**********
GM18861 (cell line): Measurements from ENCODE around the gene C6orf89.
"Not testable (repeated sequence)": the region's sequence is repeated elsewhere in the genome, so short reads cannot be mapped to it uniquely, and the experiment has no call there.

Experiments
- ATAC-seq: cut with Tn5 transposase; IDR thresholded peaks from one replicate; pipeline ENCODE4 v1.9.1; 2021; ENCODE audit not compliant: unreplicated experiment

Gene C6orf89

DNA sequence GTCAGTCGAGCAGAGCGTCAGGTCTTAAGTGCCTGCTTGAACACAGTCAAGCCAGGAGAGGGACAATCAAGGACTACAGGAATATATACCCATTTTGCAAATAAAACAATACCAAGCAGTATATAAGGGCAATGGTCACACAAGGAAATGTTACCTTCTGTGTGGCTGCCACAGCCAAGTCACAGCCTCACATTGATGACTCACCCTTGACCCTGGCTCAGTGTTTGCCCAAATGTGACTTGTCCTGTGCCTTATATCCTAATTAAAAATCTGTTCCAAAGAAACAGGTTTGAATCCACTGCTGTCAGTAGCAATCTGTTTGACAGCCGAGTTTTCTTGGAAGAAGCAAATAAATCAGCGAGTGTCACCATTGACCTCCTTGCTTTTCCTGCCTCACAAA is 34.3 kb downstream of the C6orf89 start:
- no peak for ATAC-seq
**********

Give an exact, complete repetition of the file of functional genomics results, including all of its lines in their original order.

GM18861 (cell line): Measurements from ENCODE around the gene C6orf89.
"Not testable (repeated sequence)": the region's sequence is repeated elsewhere in the genome, so short reads cannot be mapped to it uniquely, and the experiment has no call there.

Experiments
- ATAC-seq: cut with Tn5 transposase; IDR thresholded peaks from one replicate; pipeline ENCODE4 v1.9.1; 2021; ENCODE audit not compliant: unreplicated experiment

Gene C6orf89

DNA sequence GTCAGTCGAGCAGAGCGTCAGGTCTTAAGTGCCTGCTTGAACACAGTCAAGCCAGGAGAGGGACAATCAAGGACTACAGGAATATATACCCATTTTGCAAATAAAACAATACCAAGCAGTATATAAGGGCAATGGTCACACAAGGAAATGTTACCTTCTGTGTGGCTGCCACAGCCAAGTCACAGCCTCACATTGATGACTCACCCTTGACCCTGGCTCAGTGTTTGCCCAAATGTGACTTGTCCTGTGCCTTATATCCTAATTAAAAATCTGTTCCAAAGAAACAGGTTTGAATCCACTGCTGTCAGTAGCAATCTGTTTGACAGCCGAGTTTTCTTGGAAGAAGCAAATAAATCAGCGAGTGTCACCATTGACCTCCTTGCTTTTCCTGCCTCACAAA is 34.3 kb downstream of the C6orf89 start:
- no peak for ATAC-seq